I find it quite exciting that a 20 year undertaking to land a piece of human made equipment on a comet that could lead us to further comprehension of how life is formed seems to be a great success, despite some potential obstacles to a perfect landing. As I glued myself to the Rosetta Livestream, watching the European Space Web Agency webcast burst into cheering and clapping, I found myself joining in (yes, I admit it – it’s always good to give the neighbors something to wonder about).  But as I cheered, I confess that along with the excitement of what we may learn about the origins of Earth and possibly of Life Itself, some concerns also popped up.

Rosetta Lander

I wondered about what this means for the impact to the Universe as we further develop our ability to colonize beyond our own little globe. There is already a growing space junk problem, with over a half million pieces of debris in the Earth’s orbit alone. As we expand our colonization of the Universe, will we ultimately find out the answers to how the Earth and perhaps even life itself was created at the expense of it’s complete obliteration? 

I also cringed for another very problematic reason. It was impossible to ignore the glaring reality of the system of marginalizations/oppressions that determine whom gets to have the opportunities to work on these exciting projects to begin with. There are times when the imbalance is more visually glaring, and as they panned a room that was seemingly over 95 percent male and equally as white.

Rosetta-Philae1 Rosetta-Philae2 Rosetta-Philae3

I just couldn’t get passed that we can travel 300 million miles away from Earth, but still have not eradicated racism, sexism, and other oppressive barriers on our own home planet. It’s pretty telling that a historical article about NASA’s firing of whistle blowers addressing sexism and racism in the 1970’s seems to be a policy that is still in effect today. And it’s relevant because the majority of space ventures are an international/global effort. I highly doubt NASA and the European Space Center are so different in their staffing.

As we celebrate the forward miles we travel in space, let’s also do equally forward actions here on Earth.

Troubled Tuesdays: 100 Women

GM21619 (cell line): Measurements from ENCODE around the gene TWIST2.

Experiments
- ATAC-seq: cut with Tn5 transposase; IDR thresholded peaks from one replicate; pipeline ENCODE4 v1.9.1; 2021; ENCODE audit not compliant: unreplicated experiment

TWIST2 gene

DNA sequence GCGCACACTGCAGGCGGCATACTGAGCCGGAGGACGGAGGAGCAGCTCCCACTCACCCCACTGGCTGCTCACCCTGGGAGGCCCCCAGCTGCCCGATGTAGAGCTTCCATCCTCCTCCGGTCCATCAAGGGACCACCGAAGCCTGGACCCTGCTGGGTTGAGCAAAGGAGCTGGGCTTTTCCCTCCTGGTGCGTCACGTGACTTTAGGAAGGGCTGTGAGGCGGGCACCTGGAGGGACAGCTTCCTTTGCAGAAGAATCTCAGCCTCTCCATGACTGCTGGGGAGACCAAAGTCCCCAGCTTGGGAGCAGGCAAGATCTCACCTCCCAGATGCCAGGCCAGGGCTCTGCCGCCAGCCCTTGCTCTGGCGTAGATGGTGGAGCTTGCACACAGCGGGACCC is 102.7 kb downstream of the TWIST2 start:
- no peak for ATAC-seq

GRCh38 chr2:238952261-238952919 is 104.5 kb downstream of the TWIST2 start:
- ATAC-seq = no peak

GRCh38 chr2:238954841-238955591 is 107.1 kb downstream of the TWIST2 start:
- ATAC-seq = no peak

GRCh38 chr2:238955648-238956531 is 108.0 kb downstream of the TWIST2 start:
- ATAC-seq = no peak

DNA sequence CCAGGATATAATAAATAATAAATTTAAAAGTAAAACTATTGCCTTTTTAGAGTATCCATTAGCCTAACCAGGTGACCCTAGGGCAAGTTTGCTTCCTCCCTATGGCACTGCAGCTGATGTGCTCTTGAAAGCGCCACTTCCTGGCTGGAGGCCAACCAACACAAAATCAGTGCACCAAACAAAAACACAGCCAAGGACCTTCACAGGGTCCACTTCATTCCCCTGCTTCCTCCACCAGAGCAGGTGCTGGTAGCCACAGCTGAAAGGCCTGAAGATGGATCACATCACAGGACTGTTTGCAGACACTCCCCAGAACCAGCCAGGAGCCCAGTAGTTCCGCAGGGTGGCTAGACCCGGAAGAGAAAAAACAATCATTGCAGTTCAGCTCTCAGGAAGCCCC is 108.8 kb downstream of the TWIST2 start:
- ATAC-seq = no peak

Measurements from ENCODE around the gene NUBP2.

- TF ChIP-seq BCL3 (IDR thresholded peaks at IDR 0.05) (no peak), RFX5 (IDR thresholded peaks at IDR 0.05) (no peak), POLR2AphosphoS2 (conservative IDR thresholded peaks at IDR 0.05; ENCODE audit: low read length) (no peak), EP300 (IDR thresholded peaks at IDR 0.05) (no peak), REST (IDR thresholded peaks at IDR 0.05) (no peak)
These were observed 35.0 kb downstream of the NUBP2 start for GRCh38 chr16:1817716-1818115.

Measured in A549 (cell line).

In an election with demoralizing (as predicted) results, we’re being given a reason to celebrate. A symbol of progress in the form of 100 women. For the first time ever there will be 100 women in Congress (combined numbers for Senate & House).

Call me bah-humbug, but my first reaction to this “great” news was I’ll celebrate when that number is three times that. Because last time I checked, statistics indicate that women are more than 19 percent of the U.S. population. Until congress has a gender representation that is in line with United States population (including non-binary, transgender, and cisgender) I will not feel comfortable celebrating.   More than that, until congress has representation that has the best interests of women (women being people and congress should have the best interests of all people) regardless of what gender the congressperson is themselves, I cannot celebrate. This means congress would need to break up with the top 1% and take on a different lover; the 99%.

But then I decided to do a little investigating (some of you may call that googling). Out of the 100 women 78 are Democrats and 22 are Republican. In a congress that has 219 Democrats and 294 Republicans the percentages across parties reflects a very different statistic. Approximately, 7 percent of Republicans and 36 percent of Democrats in Congress are women. Because manipulating data seems to be a technique used to effectively make a point lets put this in other words. Less than ten percent of Republicans in Congress are women, while over one third of Democrats in congress are women. This is a number that gives me a bit more hope. If one looks at the original chart I shared above and if the distribution keeps increasing at the same rate, the Democrats will achieve gender equality numbers within 60 years. My optimistic self, hoping for a spiraling effect thinks it will be more like 4 decades. So my nieces and nephews will see it in their generation.